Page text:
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Guide to Using Practice Mode Effectively
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zsjostrom35  





Joined: 17 Feb 2008
Posts: 2130
Location: Columbus, Ohio

PostPosted: Thu Aug 14, 2008 5:08 am    Post subject: Guide to Using Practice Mode Effectively Reply with quote

Introduction:

I learned in school that one of the best ways to start off a paper is with a quote from a famous person:
bjwdestroyer wrote:
Practice Mode is made of Win.

While this is certainly true, even more correct would be the statement "Practice Mode, used effectively, is made of Win." Let me share a personal anecdote on this topic (another great way to start off a paper!):

A few months ago, I decided that I was going to learn how to play the chorus of Nothing for Me Here, so I spent upwards of an hour simply playing through it on lower speeds. This did not really help me at all, as I was never able to hit the evil chord change more than about 75% of the time on SLOWEST. So I gave up. About three weeks ago, however, I finally decided that I was going to get my 69th five-star, so I set about working on it again. This time, however, I used Practice Mode intelligently, which made all the difference.

This idea of practicing intelligently is most important when you're dealing with a goofy pattern that really should be easy to hit, but for some reason your hands won't play what your eyes are seeing. That is mainly what this guide will address—the best methods of tackling a section where your problem is more mental than physical. There may be some applications to learning sections that are just plain hard, but that's not what I'm going to focus on.
____________________________________________________________________________________________________________________

Table of Contents:

  1. Introduction
  2. Terminology
    1. Guitar Hero Terms
    2. Rhythmic Terms

  3. The Method
    1. Step 1—Identifying the Problem
    2. Step 2—Splitting it Up
    3. Step 3—Actually Practicing Something
    4. Step 4—When You Get Stuck (Advanced Techniques)
      1. Look at Your Hands
      2. Jack Up the Hyperspeed
      3. Find a Similar Section in Another Song
      4. Try a Different Fingering
      5. Try a Different Rhythm
      6. Strum some Hammer-Ons
    5. Step 5—Taking a Real Run

  4. Sample Practice Session: Cliffs of Dover Chorus (Expert)
    1. Practice Runs Part 1
    2. Theoretical Work Part 1
    3. Practice Runs Part 2
    4. Theoretical Work Part 2
    5. Practice Runs Part 3
    6. The Real Run!

  5. Conclusion
    1. Thanks

____________________________________________________________________________________________________________________

Terminology:

Since this guide could be used at all levels of the game (unlike my others, which were targeted solely at Expert players), I will not assume the reader's familiarity with some of the more advanced terms. Here's a quick rundown:

Guitar Hero Terms:

  • First Position: Refers to the placing of the fretting hand on the guitar with index finger on the green fret, middle on the red, ring on yellow, and pinky on blue.
  • Second Position: Same as above, but with index on the red fret leading up to pinky on the orange.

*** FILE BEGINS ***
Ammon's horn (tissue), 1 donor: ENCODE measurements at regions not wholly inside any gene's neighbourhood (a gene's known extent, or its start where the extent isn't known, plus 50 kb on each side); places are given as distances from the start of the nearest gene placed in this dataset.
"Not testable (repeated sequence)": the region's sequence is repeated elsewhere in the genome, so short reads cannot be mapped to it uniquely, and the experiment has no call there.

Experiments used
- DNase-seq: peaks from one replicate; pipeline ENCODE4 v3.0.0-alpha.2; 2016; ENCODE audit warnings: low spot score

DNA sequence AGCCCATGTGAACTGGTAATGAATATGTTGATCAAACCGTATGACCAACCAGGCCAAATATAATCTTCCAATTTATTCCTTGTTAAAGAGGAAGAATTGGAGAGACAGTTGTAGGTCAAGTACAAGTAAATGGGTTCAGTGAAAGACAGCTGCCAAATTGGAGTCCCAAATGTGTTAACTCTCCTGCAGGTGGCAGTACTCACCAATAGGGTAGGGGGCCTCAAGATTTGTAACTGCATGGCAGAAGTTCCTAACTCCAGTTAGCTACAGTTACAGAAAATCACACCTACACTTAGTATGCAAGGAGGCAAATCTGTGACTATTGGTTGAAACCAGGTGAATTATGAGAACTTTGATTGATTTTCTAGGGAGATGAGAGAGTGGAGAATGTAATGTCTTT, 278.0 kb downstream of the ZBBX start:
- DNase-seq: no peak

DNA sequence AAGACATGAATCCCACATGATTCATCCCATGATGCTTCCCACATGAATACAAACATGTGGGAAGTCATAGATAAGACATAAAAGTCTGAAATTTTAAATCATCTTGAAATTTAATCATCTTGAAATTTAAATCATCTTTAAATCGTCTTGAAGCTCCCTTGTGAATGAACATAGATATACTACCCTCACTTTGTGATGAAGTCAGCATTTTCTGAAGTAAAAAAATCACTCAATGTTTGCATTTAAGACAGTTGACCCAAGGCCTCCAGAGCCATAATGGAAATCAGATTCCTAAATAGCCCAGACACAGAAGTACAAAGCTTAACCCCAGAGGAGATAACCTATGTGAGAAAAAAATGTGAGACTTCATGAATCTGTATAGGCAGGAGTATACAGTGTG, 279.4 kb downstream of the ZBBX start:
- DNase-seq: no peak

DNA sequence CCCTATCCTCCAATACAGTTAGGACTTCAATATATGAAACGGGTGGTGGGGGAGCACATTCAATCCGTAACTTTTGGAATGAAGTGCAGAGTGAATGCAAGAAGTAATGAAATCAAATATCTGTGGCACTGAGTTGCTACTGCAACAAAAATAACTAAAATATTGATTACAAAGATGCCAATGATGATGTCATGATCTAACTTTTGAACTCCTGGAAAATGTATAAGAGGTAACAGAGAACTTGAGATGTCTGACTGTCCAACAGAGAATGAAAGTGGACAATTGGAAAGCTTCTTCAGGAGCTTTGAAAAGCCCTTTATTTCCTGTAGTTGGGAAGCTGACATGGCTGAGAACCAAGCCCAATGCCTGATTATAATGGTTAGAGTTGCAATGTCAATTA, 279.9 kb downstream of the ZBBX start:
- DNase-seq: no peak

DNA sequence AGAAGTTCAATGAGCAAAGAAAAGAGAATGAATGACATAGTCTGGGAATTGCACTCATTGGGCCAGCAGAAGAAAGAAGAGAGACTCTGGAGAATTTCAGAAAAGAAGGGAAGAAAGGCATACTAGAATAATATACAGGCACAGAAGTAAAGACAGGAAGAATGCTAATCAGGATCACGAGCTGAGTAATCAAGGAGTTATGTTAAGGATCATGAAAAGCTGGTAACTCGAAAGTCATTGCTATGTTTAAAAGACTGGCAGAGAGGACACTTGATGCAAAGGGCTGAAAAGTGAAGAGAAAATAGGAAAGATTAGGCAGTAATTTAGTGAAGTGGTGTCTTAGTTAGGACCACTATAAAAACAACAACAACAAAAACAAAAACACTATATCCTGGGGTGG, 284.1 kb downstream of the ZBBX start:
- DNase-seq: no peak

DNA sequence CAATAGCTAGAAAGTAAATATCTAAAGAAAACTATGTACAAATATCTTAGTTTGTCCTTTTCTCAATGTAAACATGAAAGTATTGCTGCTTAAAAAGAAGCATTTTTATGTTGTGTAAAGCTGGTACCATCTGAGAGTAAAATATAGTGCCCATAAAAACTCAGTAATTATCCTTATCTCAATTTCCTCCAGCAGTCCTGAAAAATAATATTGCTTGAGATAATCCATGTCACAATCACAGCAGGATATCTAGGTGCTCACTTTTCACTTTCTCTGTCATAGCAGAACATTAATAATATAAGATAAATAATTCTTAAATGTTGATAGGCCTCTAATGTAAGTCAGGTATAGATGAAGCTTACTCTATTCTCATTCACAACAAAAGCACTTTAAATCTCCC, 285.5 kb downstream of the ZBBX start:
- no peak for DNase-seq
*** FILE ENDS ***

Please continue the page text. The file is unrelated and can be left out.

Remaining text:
• Third/Fourth Position: Same as above, but with index on the yellow/blue fret, respectively. Generally used only for fast passages high on the fretboard.
  • HO/PO: Abbreviation for hammer-on/pull-off. Both terms designate a note that does not need to be strummed.
  • Alt-Strumming: Abbreviation for alternate strumming, which involves alternately pushing and pulling the strum bar down and up. Used to strum faster than would be possible with unidirectional strumming.
  • Flailing: Wildly pushing down random frets and strumming in the hope that you'll hit some notes by accident.


Rhythmic Terms:

  • Straight rhythm: Indicates notes that appear in groups of powers of two (i.e. 2, 4, 8, etc.). The most common is groups of four.
  • Triplet rhythm: Indicates notes that appear in groups of multiples of three.
  • Gallops: Notes that appear in a straight rhythm (in groups of four), but have either the second or last note in each group taken out. This produces consecutive bursts of three notes each that have a very distinctive sound. Listen to Barracuda's verses and Raining Blood's Hard Rain for the best GHIII examples of gallops.
  • Swing Rhythm: Similar to gallops except it involves the deletion of the middle note in a group of three rather than in a group of four. The resulting set of two-note bursts also have a distinctive sound. Listen to the Cliffs of Dover verses and choruses for good GHIII examples of swing rhythm.
Back to Table of Contents
____________________________________________________________________________________________________________________

The Method:

This guide assumes that you will be starting from the very beginning; namely, from the point at which you realize that you've recognized a section that's been messing you up for a while and are ready to take it into practice. Like I said in my introduction, this guide is tailored to deal with mistakes that seem to be more mental than physical. Usually these will involve awkward fingerings or uncomfortable transitions (probably both) at lower speeds. For example, consider the 3's & 7's verse chord changes or the uncomfortable in Raining Blood's Mosh 2. If that seems to be the problem, then let's move on and hopefully this will help:

Step 1—Identifying the Problem:

The first thing you need to do in practice is pinpoint the exact location where you're screwing up. You'll see why this is so important in a bit. This is usually very simple to do; just start by playing the section on Slowest and see if you keep having the same problems you were in real runs (the slower you go, the easier it is to see what notes are not being hit). A miss on Slowest is actually a very good indication that you're dealing with a mental problem, since a physical mistake is easily corrected at half speed. Even if you don't miss, however, you may still be able to pinpoint the problem notes because the fingering could feel extremely awkward, or you could feel like you were flailing and hit it by accident.